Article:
(h) Appeal

The respondent and the Department of Homeland Security have the right to appeal the Immigration Judge’s decision to the Board of Immigration Appeals.  See Chapter 6 (Appeals of Immigration Judge Decisions). A party may waive the right to appeal.  At the conclusion of Immigration Court proceedings, the Immigration Judge informs the parties of the deadline for filing an appeal with the Board, unless the right to appeal is waived.  See Chapter 6.4 (Waiver of Appeal). 

Parties should note that the Immigration Judge may ask the Board to review his or her decision.  This is known as “certifying” a case to the Board.  The certification of a case is separate from any appeal in the case.  Therefore, a party wishing to appeal must file an appeal even if the Immigration Judge has certified the case to the Board.  See Chapter 6.5 (Certification). 

If an appeal is not filed, the Immigration Judge’s decision becomes the final administrative decision in the matter, unless the case has been certified to the Board.

(i) Relief Granted

If a respondent’s application for relief from removal is granted, the respondent is provided the Department of Homeland Security (DHS) post-order instructions.  These instructions describe the steps the respondent should follow to obtain documentation of his or her immigration status from U.S. Citizenship and Immigration Services, a component of DHS.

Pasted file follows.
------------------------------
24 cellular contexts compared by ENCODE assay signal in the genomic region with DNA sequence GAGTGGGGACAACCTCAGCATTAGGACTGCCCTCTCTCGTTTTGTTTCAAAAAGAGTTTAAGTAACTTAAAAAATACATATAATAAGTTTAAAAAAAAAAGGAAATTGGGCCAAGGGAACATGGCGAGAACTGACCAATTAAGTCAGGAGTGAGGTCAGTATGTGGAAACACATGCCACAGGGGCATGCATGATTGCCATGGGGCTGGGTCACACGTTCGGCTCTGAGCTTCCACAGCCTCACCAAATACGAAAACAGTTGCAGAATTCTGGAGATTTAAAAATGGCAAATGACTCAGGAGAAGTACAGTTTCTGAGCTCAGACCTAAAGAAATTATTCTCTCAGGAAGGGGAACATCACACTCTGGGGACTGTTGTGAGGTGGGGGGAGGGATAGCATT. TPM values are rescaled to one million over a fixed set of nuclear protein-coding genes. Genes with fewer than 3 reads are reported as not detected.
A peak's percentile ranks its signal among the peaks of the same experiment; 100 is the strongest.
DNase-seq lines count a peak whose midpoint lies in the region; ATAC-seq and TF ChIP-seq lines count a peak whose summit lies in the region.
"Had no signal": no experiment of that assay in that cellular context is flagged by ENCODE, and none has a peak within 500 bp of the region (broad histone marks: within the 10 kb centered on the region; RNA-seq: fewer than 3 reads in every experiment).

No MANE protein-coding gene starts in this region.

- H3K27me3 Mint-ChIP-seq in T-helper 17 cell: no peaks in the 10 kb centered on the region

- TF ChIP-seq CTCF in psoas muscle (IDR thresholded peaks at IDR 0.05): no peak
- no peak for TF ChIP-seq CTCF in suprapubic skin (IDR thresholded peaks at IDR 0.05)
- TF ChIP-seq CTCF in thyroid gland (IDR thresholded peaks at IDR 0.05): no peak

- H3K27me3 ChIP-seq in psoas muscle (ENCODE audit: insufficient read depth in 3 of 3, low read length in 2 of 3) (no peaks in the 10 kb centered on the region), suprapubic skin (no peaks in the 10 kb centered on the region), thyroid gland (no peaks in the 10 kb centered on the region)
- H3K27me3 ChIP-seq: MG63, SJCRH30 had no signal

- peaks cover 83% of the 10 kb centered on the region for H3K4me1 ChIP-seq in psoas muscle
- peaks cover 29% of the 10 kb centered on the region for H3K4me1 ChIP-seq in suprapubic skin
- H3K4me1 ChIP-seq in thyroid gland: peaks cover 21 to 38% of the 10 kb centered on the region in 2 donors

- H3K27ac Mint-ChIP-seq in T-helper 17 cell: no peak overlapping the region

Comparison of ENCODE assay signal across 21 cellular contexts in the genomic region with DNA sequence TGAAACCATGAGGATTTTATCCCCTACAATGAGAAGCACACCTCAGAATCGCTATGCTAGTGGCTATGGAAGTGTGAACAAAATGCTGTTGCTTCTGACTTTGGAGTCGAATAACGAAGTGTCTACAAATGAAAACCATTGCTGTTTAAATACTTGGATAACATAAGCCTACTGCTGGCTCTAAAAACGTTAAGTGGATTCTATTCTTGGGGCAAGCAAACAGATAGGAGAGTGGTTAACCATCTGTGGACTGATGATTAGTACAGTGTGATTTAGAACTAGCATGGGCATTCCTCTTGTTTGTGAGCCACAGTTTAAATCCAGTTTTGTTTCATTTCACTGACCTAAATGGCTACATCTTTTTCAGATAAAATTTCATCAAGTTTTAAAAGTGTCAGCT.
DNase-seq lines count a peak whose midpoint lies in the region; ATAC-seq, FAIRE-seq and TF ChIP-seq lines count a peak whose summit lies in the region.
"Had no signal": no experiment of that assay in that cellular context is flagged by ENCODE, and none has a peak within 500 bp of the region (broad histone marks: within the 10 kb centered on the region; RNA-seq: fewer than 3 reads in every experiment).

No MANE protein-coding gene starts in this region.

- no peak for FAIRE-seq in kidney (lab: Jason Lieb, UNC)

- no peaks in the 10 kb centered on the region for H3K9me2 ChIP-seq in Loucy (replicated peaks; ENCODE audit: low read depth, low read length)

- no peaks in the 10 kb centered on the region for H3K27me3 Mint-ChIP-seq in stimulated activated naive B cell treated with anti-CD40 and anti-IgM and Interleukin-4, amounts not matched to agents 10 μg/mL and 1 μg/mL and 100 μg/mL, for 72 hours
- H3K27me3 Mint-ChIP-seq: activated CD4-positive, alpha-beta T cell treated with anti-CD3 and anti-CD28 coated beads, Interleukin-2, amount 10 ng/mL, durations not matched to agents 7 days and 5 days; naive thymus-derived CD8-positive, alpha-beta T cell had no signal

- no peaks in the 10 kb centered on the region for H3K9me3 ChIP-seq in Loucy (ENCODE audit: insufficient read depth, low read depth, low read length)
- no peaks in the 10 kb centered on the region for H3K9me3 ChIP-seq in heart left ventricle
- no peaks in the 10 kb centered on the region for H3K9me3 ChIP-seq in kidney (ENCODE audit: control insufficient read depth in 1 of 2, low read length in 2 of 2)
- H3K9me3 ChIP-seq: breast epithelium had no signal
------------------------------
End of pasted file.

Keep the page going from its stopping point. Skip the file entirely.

More information about these post-order instructions is available on the EOIR website.

For respondents who are granted asylum, information on asylees’ benefits and responsibilities is available at the immigration court.

(j) Adjournment

The immigration judge may adjourn a hearing as necessary. See Appendix O providing adjournment, call-up, and case identification codes used to track case information in EOIR’s case management system.

Updated June 21, 2022